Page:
Case study: the north-eastern Irish Sea

Distribution of sediment types in the north-eastern Irish Sea near Sellafield, Cumbria.


There have been very few surveys of the distribution of biotopes within this complex over large areas of sea floor with a gradient of sediment types. The most detailed is that of Hughes & Atkinson (1997), who used towed underwater video to plot the distribution of megafaunal burrowers in the north-eastern Irish Sea off the Cumbrian coast. Visual estimates of population densities were supplemented by data from box-core samples. Sediments were distributed in broad bands running roughly parallel to the coastline (see figure below), extending from an offshore muddy sand (10 - 30% silt-clay content) onto progressively finer muds (up to 75 - 85% silt-clay), before coarsening again close inshore (muddy sand, 20 - 30% silt-clay, underlain by a layer of shell gravel). The sea floor was heavily burrowed by megafauna, but community composition changed markedly over the gradient of sediment types. The offshore muddy sand was dominated by Callianassa subterranea (estimated density 88 individuals m-2), occupying multi-opening burrows of the type previously described from the North Sea (Witbaard & Duineveld, 1989; Rowden & Jones, 1995). The large thalassinoidean Upogebia deltaura was also common (estimated 22 individuals m-2). The crab Goneplax rhomboides was present at low density. No sea pens were seen here.

The central finer muds supported a more diverse megafaunal community, with sea floor topography dominated by burrow openings of Nephrops norvegicus and the large ejecta mounds of Maxmuelleria lankesteri. The visual survey gave an estimate of 0.6 - 1.3 Nephrops burrow systems m-2, while box-core samples indicated a density of up to 10 Maxmuelleria individuals m-2. The burrowing community also included Callianassa subterranea, Calocaris macandreae, Jaxea nocturna and Goneplax rhomboides. The sea pen Virgularia mirabilis was present but rare.

The inshore muddy sand had a much lower burrow density than the other two zones, with no large ejecta mounds or Nephrops burrows. The most common burrower was again Callianassa subterranea (estimated 23 individuals m-2), with Upogebia deltaura present at much lower density. Goneplax rhomboides was fairly common (estimated 2 individuals m-2). Virgularia mirabilis also occurred most commonly in this biotope (10 individuals m-2). Although its characteristic ‘volcano’ mounds were not seen on the video recordings, box-coring showed that Maxmuelleria lankesteri was also sparsely present in this relatively coarse sediment.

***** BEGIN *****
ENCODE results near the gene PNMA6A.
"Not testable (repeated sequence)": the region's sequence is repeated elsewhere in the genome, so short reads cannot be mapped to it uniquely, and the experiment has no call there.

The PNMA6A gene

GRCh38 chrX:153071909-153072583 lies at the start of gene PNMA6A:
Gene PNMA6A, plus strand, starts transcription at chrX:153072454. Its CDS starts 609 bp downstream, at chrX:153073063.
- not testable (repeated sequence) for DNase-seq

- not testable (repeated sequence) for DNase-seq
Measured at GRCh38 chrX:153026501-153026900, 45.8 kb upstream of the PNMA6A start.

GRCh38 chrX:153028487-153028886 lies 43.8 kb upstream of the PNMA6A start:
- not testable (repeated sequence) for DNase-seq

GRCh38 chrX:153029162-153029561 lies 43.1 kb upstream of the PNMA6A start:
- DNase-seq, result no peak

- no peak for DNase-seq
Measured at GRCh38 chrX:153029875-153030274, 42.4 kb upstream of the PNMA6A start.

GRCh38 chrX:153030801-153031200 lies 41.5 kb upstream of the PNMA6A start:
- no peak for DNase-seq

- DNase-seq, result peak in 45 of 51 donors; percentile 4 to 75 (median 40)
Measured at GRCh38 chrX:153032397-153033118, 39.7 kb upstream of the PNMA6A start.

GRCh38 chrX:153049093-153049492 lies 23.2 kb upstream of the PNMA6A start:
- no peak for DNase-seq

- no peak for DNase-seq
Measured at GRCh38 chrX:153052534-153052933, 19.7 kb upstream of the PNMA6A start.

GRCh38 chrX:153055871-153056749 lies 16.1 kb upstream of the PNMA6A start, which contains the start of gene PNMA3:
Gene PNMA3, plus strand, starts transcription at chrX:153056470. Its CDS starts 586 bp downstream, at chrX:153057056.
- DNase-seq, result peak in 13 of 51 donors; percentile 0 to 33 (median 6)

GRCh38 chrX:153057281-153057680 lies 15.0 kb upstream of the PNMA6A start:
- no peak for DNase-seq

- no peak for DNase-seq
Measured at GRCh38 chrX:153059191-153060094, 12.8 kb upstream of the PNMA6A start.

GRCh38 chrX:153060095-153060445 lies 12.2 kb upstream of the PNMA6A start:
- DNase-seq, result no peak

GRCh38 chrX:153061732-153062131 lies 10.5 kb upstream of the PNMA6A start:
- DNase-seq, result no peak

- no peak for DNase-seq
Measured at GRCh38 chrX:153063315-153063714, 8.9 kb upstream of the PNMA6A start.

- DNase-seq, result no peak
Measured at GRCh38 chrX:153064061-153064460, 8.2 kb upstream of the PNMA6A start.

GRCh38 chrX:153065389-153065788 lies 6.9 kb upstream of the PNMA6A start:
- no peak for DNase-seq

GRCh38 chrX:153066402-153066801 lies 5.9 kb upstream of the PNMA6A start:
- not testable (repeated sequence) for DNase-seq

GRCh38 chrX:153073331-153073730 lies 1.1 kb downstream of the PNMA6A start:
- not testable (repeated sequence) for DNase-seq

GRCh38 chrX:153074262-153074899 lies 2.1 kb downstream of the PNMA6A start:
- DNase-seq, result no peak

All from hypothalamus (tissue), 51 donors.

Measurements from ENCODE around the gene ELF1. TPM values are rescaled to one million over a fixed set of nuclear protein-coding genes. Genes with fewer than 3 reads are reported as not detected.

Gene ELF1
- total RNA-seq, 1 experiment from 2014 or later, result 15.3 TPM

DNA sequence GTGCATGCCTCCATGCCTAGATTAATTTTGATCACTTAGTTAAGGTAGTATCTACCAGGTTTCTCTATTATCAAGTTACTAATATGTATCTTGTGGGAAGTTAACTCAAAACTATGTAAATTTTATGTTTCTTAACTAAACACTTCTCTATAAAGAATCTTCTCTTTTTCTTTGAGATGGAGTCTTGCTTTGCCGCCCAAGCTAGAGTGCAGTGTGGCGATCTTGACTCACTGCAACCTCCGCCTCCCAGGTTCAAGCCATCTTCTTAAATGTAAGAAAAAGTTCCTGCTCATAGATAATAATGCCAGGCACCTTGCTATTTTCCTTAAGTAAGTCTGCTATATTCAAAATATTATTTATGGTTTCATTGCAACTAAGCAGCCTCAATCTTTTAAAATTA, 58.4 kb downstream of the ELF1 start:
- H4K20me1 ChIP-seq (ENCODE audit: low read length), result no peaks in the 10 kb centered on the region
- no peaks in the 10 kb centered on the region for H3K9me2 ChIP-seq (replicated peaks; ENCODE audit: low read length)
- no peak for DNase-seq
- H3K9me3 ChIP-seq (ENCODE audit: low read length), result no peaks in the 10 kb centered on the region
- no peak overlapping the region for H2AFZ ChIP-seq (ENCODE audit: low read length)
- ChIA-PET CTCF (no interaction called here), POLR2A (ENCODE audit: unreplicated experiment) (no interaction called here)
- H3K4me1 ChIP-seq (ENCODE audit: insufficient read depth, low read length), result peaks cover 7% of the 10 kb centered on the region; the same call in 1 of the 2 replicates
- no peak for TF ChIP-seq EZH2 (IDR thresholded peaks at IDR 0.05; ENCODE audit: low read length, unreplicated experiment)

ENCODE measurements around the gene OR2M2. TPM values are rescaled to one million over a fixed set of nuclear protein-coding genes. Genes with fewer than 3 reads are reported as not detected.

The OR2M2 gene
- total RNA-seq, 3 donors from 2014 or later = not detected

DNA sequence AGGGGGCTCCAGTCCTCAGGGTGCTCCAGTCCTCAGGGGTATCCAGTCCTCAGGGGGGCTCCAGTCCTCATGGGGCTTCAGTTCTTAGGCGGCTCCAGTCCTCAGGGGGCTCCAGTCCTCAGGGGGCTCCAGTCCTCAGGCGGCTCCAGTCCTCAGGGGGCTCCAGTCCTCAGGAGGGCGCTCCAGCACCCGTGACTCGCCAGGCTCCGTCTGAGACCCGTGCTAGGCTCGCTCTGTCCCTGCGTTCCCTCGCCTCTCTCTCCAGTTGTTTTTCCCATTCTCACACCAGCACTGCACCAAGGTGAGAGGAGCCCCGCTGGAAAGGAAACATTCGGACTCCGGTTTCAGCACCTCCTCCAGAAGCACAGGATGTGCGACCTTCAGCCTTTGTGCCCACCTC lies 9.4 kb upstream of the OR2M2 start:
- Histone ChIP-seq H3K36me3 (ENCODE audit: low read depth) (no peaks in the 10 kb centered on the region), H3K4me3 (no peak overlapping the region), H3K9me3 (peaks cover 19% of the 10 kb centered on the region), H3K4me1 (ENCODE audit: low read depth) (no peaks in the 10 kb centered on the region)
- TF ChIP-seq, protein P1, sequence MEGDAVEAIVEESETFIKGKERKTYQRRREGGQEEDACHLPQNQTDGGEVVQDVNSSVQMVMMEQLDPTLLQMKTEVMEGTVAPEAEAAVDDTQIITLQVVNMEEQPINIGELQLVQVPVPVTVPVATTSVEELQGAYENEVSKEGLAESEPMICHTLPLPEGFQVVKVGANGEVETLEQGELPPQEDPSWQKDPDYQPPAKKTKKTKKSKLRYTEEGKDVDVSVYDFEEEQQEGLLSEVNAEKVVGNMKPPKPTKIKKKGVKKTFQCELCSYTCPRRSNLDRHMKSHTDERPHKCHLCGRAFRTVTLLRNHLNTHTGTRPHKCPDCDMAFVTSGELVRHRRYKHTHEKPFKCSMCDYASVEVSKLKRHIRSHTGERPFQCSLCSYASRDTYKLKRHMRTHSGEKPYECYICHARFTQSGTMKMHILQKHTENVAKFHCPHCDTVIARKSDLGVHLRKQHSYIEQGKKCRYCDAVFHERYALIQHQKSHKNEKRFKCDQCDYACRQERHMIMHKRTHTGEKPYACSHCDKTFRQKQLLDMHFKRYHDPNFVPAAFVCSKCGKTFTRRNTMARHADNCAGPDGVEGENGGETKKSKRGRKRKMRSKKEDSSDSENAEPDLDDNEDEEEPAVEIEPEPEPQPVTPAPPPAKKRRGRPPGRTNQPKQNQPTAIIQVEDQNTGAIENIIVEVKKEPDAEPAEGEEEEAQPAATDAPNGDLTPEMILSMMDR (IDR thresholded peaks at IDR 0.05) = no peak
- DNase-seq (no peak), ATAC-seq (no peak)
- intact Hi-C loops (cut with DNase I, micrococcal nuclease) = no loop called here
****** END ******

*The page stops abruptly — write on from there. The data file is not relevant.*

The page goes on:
The sediment characteristics and faunal composition of the biotopes observed are summarised in the table below. An assessment of their position in the MNCR biotope classification is also given.

Offshore muddy sand

Central mud/sandy mud

Inshore muddy sand

Sampling location*

54o 25.07’N

03o 50.22’W

54o 19.83’N

03o 41.64’W

54o 24.00’N

03o 33.30’W

Depth (m)




% Silt-clay




Major megafaunal burrowers

Callianassa subterranea

Upogebia deltaura

Maxmuelleria lankesteri, Nephrops norvegicus C. subterranea

U. deltaura

G. rhomboides

Other megafaunal burrowers present

Goneplax rhomboides C. subterranea

Calocaris macandreae

Jaxea nocturna

G. rhomboides

M. lankesteri

Virgularia mirabilis




MNCR Biotope code

Most similar to CMS.AfilEcor


Most similar to CMS.VirOph

* The locations of each station sampled by box-coring in June 1995 are given. These stations corresponded closely with areas surveyed by towed camera in September 1993.

A significant finding, obtained by comparing the results of towed camera and box-core surveys in the same area, was that visual estimates of megafaunal densities (derived from counts of burrow openings) consistently underestimated the number of animals present in the sediment. This issue will be discussed further in the section dealing with monitoring and surveillance options (Chapter VII).

Distribution of sediment types in the north-eastern Irish Sea near Sellafield, Cumbria.

Solid black circles: Offshore muddy sand with Callianassa subterranea and Upogebia deltaura. Solid grey circles: Central mud/sandy mud with Maxmuelleria lankesteri, Nephrops norvegicus and other burrowing megafauna. Solid square: Inshore muddy sand with Virgularia mirabilis, Callianassa subterranea and Upogebia deltaura.

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